On January 5, 2012, the New York State Attorney General’s Office announced that the CEO of a New York recycling group has pled guilty to charges that he violated New York State’s minimum wage and anti-retaliation labor laws. An investigation by the New York State Department of Labor determined that Alex Doljansky, the CEO of DRC Group, Inc., failed to pay the State-mandated minimum wage of $7.25 per hour to workers at the Group’s recycling facility. As a result, the Department issued an order requiring Doljansky and the Group to pay over $350,000 in back wages and penalties. After appealing the order, Doljansky threatened to fire any employee who testified against him at the hearing on the appeal. When four workers appeared to testify, Doljansky agreed to pay $240,000 in a settlement with the Department of Labor, but ultimately terminated the employees for their participation in the hearing. Doljansky and the Group also failed to pay unemployment insurance for several employees, filing false tax returns with the State that omitted the names of these individuals in an effort to disguise the violation.
Doljansky has pled guilty to one count of Failure to Pay Wages in Accordance with the Labor Law, and one count of Retaliation. DRC Group, Inc. has pled guilty to one count of Failure to Pay Wages in Accordance with the Labor Law, and one count of Offering a False Instrument for Filing. Both defendants have also agreed to pay approximately $30,000 in additional back wages and penalties. If the defendants fail to pay the proper minimum wage during the next six years, they will be subject to felony charges.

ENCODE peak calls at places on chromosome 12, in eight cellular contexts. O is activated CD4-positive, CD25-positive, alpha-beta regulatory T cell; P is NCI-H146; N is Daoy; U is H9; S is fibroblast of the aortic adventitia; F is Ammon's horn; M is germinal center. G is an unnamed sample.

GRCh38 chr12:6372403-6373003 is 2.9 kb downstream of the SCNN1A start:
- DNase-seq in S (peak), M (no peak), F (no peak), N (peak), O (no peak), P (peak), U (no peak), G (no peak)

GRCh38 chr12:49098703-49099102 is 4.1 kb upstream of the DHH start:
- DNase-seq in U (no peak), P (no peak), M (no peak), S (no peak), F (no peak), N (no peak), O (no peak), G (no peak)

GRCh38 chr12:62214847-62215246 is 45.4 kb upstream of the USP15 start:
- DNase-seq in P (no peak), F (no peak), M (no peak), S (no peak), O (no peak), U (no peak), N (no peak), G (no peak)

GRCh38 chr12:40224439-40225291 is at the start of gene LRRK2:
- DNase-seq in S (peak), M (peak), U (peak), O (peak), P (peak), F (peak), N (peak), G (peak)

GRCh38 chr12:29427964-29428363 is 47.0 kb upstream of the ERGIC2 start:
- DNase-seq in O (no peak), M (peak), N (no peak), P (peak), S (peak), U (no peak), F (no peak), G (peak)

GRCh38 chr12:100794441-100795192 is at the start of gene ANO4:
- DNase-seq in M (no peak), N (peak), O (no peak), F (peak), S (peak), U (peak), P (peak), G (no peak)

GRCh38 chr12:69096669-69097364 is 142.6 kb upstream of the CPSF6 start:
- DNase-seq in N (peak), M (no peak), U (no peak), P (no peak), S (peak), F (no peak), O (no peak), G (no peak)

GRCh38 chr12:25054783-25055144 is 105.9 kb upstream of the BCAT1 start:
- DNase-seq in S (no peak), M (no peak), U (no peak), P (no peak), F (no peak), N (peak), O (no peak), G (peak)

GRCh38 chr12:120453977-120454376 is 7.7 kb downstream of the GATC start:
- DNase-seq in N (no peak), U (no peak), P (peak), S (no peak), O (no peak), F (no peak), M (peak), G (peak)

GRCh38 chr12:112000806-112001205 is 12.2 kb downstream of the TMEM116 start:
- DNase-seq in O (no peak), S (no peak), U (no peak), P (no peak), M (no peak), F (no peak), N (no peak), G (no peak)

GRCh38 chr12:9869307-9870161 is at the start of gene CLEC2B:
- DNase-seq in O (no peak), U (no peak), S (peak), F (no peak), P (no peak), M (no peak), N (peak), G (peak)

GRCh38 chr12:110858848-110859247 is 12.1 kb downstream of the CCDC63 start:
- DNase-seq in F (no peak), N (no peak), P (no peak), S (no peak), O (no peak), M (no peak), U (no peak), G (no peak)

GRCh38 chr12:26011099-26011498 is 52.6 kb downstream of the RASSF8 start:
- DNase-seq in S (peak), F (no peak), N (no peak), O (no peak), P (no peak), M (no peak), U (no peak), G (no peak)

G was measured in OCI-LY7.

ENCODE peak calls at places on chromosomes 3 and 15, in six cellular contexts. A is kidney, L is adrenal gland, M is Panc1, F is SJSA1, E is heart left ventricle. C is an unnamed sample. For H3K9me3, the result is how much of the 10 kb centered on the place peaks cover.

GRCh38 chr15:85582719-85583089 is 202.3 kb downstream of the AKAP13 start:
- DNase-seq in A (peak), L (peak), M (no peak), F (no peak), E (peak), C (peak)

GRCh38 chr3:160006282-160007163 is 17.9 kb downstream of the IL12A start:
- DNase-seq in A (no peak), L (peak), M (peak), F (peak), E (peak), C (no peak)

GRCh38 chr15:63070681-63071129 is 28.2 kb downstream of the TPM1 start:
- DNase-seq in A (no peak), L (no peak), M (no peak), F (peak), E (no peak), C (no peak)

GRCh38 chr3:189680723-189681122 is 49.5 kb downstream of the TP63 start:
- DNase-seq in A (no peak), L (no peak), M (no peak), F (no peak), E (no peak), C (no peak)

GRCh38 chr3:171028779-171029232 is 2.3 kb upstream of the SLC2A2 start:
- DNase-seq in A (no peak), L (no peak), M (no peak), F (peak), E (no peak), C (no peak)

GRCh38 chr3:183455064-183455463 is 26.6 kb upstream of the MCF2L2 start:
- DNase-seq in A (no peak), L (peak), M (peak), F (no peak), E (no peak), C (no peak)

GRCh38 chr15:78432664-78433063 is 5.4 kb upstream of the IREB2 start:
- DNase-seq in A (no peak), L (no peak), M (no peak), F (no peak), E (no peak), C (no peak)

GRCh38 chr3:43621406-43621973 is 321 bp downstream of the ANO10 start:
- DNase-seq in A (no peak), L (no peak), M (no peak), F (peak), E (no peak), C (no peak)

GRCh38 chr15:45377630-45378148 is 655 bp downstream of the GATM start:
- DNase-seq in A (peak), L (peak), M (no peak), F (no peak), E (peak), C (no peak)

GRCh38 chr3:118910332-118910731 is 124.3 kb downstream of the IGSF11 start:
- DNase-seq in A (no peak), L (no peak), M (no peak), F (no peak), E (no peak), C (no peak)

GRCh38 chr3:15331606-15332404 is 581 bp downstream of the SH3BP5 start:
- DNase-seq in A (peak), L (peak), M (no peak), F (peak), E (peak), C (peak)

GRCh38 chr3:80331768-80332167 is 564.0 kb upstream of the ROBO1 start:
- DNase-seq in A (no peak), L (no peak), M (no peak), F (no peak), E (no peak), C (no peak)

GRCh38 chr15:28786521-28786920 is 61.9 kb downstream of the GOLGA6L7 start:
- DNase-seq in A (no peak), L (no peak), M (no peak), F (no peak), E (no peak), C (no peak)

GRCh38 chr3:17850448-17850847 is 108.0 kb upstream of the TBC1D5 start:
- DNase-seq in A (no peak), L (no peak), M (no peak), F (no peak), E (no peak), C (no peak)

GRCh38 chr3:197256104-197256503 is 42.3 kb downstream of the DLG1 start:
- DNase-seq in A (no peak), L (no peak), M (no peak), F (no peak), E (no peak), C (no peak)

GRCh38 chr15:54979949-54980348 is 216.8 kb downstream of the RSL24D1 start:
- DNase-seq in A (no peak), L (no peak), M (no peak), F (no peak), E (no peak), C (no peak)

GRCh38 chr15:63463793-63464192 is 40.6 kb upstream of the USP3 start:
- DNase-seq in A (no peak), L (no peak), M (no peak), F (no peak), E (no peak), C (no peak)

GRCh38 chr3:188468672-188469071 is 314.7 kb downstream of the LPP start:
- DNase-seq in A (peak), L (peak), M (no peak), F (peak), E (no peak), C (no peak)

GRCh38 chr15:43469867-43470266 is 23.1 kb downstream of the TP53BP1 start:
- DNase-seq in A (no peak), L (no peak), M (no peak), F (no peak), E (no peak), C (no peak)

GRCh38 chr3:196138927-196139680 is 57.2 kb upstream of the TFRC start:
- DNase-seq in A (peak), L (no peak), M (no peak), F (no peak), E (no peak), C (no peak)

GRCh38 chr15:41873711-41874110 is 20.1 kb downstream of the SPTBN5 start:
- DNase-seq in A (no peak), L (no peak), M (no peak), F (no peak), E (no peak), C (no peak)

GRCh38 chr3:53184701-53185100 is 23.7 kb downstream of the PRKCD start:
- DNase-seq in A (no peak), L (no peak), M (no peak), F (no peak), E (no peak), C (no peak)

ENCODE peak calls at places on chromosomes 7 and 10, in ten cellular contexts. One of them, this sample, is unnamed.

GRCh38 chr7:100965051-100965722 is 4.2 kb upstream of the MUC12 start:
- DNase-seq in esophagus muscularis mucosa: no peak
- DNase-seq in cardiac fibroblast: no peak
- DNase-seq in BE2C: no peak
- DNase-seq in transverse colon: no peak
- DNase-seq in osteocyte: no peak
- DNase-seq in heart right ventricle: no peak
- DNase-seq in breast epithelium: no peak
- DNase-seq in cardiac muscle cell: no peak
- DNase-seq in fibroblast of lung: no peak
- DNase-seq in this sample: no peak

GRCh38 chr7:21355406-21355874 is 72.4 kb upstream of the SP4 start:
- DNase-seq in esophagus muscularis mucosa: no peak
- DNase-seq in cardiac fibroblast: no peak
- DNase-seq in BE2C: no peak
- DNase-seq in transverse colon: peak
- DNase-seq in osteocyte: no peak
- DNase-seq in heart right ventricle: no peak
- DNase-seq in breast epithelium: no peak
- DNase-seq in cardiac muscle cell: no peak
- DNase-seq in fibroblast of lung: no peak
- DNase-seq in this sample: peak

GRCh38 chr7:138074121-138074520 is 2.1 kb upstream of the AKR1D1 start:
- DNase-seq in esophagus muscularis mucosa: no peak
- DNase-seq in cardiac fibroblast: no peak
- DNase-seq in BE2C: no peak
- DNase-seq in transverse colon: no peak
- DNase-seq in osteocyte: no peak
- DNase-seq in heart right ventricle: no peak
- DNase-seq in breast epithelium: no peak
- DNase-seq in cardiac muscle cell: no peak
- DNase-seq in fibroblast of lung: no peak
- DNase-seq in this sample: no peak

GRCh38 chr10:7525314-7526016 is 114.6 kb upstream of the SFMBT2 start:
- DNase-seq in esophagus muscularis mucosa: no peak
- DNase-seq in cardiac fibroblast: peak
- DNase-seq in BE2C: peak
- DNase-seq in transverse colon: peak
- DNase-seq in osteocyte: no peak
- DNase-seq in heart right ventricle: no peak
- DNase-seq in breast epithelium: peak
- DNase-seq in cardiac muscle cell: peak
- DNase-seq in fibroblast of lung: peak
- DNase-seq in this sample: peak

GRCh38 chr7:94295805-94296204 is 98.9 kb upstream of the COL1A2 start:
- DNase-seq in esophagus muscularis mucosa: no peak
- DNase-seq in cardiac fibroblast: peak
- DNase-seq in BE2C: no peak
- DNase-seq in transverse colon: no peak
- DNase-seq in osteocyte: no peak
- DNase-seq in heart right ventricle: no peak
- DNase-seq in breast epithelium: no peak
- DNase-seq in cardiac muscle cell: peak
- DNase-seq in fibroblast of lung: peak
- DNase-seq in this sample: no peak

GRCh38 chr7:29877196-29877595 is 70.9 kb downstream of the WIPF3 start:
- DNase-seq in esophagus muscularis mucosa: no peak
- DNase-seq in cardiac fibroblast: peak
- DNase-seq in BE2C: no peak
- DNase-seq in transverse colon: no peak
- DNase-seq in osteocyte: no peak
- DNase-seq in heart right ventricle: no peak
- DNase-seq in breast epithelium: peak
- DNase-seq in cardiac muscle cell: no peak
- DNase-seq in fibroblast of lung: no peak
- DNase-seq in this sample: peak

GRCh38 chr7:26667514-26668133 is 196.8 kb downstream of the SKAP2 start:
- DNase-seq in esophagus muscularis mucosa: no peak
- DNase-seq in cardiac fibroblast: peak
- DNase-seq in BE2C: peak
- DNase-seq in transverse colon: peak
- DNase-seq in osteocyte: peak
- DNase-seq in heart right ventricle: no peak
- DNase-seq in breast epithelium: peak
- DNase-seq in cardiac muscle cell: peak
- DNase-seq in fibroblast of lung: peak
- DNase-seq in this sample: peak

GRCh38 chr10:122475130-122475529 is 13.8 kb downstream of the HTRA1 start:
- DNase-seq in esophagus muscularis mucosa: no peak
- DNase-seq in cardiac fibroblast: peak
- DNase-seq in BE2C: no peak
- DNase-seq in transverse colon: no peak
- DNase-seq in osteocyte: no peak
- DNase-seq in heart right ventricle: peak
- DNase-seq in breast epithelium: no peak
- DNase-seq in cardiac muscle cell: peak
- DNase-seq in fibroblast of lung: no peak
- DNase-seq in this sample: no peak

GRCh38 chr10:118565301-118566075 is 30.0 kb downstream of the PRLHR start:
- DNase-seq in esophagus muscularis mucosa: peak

“To cheat workers out of their hard-earned pay and then fire them for reporting it is not only despicable, but illegal,” said Attorney General Schneiderman. “This company and its CEO will pay for flagrantly disregarding our State’s labor laws and then trying to cover up the crime.”
In addition, on January 5, 2012, the Attorney General’s Office also announced the arrest and arraignment of two New York restaurateurs who failed to pay wages to several employees, and filed false tax returns to disguise their failure to pay unemployment insurance. The Queens restaurant owners neglected to pay a chef for the three months in which he was employed and a waitress for multiple weeks of work, a violation that amounted to approximately $4,000 in unpaid earnings. Both owners have been charged with four counts of Offering a False Instrument for Filing, and four counts of Falsifying Business Records in connection with the filing of fraudulent tax returns. The employers have also been charged with four counts of Failure to Pay Wages in Accordance with the Labor Law.
Given New York State’s commitment to eliminate fraud and illegal activity, careful employers should conduct proactive audits of their employee relations and personnel policies and procedures to prevent adverse findings in any government audit. .